- Wawel Castle - People have lived here upon the site since the Paleolithic Age. The castle itself was first built in the 14th century, at the command of Polish monarch Casimir III the Great. The Gothic castle is home to the only preserved piece of the Polish Crown Jewels, the legendary sword Szczerbiec coronation sword. Decorated with symbols and floral patterns, the blade is notched to hold a small shield, giving the sword its nickname, the Jagged Sword.
- Isle of Usedom – It is located in the northeastern region of Mecklenburg-West Pomerania that is familiar for its affluence of water and has great number of hotels, guest houses, and beautiful bed and breakfast inns. Tourists will find some international fashion events, theatre performances, museum displays, and outdoor concerts. Trassenheide, Europe’s largest butterfly farm, Zinnowitz pier’s diving bell, and Heringdorf aerodrome are among Usedom’s topmost draws.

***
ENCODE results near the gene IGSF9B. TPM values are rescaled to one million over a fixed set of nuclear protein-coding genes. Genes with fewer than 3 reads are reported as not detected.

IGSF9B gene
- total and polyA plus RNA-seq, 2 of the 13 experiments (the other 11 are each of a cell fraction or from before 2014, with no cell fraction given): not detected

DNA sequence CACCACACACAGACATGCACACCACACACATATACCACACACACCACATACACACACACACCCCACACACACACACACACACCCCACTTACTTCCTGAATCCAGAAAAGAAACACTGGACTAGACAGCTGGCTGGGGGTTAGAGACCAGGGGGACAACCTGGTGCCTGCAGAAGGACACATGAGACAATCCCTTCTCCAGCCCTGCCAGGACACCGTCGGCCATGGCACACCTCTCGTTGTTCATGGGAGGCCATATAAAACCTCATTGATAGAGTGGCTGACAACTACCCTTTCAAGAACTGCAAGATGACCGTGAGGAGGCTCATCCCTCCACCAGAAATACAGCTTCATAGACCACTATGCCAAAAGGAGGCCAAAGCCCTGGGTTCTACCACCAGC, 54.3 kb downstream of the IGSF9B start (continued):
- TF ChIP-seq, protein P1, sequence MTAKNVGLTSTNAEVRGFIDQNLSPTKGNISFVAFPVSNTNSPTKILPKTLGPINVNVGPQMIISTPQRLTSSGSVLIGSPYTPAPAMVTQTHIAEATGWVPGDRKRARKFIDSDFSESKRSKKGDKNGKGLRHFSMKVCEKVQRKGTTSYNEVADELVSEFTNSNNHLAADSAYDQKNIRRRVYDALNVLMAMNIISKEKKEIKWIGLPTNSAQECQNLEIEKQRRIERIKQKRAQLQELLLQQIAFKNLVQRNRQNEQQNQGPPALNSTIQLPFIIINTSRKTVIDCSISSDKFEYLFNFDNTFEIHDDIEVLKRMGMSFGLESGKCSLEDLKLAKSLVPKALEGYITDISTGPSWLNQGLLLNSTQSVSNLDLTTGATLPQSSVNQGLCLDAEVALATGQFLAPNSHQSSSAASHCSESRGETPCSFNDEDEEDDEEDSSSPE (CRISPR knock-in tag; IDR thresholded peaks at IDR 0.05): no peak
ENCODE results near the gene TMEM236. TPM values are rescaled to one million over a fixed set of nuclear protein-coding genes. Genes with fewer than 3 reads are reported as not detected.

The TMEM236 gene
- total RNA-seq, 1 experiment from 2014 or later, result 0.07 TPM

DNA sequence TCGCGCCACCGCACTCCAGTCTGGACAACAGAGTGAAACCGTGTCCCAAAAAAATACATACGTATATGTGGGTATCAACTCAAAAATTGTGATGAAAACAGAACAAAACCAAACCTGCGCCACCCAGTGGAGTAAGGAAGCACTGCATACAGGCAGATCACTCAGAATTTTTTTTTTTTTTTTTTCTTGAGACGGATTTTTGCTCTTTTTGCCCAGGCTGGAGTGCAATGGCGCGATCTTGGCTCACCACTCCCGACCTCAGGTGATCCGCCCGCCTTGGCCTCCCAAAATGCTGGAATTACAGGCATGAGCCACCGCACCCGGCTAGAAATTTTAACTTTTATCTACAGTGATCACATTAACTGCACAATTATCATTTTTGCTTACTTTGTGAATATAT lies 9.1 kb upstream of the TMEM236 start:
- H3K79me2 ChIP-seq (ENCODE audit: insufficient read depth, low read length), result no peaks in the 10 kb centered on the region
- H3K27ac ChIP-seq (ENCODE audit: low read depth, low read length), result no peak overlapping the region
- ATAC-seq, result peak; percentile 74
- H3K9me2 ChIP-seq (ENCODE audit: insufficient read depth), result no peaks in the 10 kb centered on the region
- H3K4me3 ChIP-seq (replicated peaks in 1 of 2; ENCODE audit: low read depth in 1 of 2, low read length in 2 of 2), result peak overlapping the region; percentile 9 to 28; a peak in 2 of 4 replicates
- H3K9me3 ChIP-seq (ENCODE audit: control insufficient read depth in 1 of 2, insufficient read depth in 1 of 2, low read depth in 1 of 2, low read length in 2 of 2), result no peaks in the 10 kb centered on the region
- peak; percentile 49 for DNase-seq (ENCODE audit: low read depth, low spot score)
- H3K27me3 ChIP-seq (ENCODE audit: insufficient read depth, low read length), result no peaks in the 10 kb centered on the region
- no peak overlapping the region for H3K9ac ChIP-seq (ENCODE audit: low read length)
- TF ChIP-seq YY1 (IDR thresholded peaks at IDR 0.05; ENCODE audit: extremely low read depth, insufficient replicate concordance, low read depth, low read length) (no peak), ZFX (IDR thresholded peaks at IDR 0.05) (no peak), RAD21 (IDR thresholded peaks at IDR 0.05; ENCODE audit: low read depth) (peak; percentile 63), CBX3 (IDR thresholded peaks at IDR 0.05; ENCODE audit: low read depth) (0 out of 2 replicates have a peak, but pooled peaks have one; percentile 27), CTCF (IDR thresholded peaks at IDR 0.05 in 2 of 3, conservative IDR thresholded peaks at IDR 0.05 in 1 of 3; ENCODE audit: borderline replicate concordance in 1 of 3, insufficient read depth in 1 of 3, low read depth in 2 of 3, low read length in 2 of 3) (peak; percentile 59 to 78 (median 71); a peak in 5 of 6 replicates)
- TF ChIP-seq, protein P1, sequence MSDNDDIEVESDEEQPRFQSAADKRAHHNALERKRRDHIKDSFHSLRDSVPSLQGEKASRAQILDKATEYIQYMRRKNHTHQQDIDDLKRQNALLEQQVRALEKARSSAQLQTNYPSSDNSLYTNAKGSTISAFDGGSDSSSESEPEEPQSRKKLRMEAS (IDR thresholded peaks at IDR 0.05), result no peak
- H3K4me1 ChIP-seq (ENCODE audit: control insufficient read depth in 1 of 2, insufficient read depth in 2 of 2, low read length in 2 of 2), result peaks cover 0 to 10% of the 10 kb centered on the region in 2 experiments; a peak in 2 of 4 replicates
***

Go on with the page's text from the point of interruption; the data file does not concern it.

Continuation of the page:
|Things You Must Do in Poland
- Sail the Great Masurian Lakes - The northeast of Poland is a vast expanse of little-known, interlinked lakes and rivers. From the first budding of the trees in May through to the changing of the leaves in autumn, boaters from all around try their hand on Lake Śniardwy or Lake Niegocin, or paddle the scenic Krutynia River. The towns of Giżycko and Mikołajki make the best bases for sailing, cycling and paddling trips..
- Take to the Carpathian mountains to hike, bike or ski - The Carpathians, a narrow range of mid-sized mountains runs the length of the Polish border from Germany to Ukraine. The Karkonosze range in the southwest is ideal for mountain biking, while Zakopane range is considered best for skiing. The favourite, though, is the isolated Bieszczady range which is a hiker's dream, and the native lynx might well outnumber the people who venture there.